HL Deb 21 February 1922 vol 49 cc162-4

My Lords, I beg to ask His Majesty's Government the Question of which I have given Notice—namely, what steps are being taken to dispose of the various portions of the dry dock taken over from the Germans, now lying in the fair way of the river Medway, near Chatham. I believe this huge dry dock is one of the largest in the world and has been lying there for some time. It was capable of taking the largest German liner and is, of course, capable of taking the largest ship that exists. That is my information. I should be glad to ask the noble Lord who is going to answer whether it is not a fact that an offer was made to buy this monster and it was not accepted. What can be the object of letting this huge and splendid dry dock that must have cost millions stop in the fair way of the Medway below Chatham? Surely the taxpayers have a right to say something about that matter, because it is very important that this sort of case should be got rid of and as soon as possible. If I am wrong, it seems to me an extraordinary thing that no attempt should have been made to dispose of this most valuable dry dock. I think it will be almost better to sell it hack to Germany than to let it go to pieces here.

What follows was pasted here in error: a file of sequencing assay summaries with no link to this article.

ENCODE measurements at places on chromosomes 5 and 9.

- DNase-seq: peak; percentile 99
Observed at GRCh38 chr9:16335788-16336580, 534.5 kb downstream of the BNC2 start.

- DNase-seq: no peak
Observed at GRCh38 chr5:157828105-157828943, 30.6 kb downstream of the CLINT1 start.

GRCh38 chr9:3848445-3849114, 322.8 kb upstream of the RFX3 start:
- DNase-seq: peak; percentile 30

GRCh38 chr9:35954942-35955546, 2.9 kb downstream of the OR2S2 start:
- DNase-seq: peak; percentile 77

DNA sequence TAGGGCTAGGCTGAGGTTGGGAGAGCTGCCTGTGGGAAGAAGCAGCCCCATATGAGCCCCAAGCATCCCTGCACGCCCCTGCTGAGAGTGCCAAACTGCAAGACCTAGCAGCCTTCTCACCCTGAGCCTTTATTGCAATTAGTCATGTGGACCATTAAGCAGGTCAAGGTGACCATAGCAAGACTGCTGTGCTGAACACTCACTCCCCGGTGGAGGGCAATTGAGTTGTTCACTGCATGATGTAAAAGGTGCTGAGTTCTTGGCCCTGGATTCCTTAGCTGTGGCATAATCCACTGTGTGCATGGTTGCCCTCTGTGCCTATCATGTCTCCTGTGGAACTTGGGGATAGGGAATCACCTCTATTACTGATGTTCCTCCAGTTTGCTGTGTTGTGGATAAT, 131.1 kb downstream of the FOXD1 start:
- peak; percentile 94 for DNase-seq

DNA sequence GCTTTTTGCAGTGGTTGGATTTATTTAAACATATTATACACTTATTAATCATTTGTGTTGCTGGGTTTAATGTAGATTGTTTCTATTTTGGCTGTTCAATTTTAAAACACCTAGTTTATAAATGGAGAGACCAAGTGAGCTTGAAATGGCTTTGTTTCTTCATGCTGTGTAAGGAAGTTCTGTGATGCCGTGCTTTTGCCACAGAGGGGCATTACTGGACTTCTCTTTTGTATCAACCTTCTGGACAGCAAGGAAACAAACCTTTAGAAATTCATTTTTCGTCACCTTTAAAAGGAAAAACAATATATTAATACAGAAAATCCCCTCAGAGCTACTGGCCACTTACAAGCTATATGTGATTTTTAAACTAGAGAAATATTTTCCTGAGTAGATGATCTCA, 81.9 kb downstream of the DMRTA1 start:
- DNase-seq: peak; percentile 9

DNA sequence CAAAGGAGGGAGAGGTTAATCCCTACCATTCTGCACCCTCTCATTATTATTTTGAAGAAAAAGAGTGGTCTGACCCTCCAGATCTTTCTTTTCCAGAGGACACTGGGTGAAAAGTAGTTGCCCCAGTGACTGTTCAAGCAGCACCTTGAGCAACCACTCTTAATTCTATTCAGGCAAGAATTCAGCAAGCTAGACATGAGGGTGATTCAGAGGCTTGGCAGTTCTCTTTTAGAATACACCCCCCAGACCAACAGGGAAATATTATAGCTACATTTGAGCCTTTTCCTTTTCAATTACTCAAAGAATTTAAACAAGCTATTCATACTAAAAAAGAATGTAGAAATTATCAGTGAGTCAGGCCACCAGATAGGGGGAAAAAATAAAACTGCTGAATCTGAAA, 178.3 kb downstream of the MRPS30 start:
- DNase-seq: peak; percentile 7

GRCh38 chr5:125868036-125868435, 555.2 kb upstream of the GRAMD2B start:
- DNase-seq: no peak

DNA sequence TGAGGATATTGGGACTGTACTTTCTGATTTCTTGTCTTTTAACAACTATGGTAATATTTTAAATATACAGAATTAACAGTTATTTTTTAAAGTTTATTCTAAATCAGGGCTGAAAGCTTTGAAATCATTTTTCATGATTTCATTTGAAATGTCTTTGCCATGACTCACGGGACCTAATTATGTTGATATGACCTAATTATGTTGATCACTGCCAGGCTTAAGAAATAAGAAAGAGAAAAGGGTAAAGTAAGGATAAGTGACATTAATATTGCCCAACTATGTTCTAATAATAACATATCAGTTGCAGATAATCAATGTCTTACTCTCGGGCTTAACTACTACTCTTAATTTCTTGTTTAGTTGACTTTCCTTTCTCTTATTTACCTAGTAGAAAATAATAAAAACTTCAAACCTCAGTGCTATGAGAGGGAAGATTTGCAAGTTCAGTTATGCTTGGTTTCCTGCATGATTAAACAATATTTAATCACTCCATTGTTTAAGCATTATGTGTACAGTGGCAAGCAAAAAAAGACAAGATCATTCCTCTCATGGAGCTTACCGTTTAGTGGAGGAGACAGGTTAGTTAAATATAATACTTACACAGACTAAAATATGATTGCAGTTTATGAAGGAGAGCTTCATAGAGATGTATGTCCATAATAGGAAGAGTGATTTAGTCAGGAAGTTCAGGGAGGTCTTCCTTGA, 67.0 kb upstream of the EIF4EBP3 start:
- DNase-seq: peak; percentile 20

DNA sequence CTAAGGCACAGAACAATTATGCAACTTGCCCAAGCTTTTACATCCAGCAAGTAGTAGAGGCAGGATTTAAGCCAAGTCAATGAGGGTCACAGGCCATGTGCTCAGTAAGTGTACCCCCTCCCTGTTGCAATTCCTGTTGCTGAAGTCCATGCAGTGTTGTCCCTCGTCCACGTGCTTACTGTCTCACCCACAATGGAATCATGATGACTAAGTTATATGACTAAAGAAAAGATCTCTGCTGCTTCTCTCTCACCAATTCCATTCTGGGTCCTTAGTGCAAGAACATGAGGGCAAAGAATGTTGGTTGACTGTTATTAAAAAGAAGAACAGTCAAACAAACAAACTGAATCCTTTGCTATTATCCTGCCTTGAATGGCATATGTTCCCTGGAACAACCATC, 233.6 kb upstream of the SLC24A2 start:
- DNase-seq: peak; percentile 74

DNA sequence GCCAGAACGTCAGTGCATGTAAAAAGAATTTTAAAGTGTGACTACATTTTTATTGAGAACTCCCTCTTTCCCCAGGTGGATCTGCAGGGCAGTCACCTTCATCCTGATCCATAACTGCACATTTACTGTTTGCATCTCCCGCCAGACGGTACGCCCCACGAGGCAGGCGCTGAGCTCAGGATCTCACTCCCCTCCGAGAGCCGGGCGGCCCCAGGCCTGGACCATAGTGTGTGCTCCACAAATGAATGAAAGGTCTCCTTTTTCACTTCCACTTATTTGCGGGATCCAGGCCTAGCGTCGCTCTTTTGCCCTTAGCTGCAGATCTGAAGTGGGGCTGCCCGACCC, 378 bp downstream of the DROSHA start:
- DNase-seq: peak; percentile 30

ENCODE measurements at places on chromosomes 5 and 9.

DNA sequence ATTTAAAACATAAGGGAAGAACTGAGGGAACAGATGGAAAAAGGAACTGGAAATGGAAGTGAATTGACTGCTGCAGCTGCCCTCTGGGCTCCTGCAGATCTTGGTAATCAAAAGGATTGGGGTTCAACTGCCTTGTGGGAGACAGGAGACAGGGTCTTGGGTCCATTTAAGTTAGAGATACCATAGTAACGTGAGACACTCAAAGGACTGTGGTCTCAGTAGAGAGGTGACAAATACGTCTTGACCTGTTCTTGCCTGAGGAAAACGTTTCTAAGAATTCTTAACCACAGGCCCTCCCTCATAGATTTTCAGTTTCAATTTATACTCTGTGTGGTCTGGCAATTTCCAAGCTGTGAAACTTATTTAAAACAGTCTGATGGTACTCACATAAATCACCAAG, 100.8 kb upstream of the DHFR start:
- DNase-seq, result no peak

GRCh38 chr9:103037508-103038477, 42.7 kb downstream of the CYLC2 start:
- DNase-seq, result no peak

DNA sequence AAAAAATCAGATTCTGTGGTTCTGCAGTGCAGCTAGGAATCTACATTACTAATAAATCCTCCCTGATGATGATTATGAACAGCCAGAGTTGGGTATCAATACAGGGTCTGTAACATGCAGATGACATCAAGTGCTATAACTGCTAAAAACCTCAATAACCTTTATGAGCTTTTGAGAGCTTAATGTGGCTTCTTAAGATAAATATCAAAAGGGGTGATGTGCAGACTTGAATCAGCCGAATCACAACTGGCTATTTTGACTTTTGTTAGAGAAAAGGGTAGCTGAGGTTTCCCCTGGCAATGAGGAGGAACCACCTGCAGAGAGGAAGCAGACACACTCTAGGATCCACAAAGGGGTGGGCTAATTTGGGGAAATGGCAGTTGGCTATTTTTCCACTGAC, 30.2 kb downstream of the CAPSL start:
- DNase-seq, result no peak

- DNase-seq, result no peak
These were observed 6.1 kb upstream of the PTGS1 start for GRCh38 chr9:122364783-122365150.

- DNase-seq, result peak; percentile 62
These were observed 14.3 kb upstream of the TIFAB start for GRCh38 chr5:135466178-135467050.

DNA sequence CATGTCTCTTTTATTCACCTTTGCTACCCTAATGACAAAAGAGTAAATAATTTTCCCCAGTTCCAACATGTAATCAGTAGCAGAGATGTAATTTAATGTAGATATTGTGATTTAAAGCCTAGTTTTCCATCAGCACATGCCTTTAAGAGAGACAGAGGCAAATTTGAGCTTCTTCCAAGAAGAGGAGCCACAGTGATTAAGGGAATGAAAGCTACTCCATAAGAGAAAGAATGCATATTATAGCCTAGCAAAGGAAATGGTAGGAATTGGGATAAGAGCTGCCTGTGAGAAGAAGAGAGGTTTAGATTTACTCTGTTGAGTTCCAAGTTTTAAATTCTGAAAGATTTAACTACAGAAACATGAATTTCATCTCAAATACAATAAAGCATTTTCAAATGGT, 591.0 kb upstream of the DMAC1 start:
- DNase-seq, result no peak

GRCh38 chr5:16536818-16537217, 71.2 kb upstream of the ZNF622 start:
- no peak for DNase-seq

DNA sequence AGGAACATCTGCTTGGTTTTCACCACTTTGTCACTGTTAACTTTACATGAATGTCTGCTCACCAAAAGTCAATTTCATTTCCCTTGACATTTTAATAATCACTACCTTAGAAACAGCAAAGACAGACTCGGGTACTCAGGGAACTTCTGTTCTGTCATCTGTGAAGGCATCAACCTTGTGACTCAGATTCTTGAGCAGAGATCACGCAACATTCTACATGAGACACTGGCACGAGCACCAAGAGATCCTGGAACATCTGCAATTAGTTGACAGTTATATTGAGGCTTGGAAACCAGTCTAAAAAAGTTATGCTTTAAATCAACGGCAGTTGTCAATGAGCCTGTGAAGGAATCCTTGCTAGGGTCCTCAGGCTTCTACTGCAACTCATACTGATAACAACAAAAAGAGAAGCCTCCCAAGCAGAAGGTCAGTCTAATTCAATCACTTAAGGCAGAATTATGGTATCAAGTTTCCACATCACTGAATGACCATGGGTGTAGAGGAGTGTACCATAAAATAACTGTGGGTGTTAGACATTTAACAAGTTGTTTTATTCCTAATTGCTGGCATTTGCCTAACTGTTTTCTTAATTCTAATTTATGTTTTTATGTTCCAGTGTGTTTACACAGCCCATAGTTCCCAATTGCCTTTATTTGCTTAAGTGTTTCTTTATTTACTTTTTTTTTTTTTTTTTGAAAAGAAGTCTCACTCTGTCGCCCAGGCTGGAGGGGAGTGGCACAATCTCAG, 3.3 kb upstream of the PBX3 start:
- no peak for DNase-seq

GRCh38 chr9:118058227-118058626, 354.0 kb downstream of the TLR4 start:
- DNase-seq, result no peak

THE FIRST LORD OF THE ADMIRALTY (LORD LEE OF FAREHAM) My Lords, the sections of this dock referred to are those of a 40,000-ton floating dock in six sections which was handed over by the Germans as part of the German harbour material transferred to this country under the Protocol of January 10, 1920, in compensation for the sinking of the German ships at Scapa Flow. The dock is the property of the Government and the Admiralty can make use of it for naval purposes, or transfer it to a Dominion Government for similar purposes, or, in the event of its not being required for such purposes, dispose of it by sale for commercial use. With regard to the actual policy proposed, it is contemplated that three sections will be required to extend another ex-German floating dock of 40,000 tons which is required for naval use. That is to avoid having to complete far more expensive dry docks on land.


That is, three sections out of six.


I know; I will come to the other three if the noble Earl will give me time. The remaining three sections will be offered for sale to enlarge the 46,000-ton floating dock which is now at Hamburg and which is also due to transfer to this country under the terms of the Protocol but which has not yet been delivered. Negotiations have, it is true, been in progress between the Admiralty and certain shipping companies for the sale of this latter dock extended as proposed, but the offers so far made have not been considered adequate. I may perhaps assure the noble Earl with regard to the condition of these docks. They are not rotting at all. They are in quite a satisfactory condition, and we are of opinion that the interests of the taxpayer will be much better served by endeavouring to dispose of them in this way as a complete and practical concern rather than to dispose of sections which would be of no use to anybody.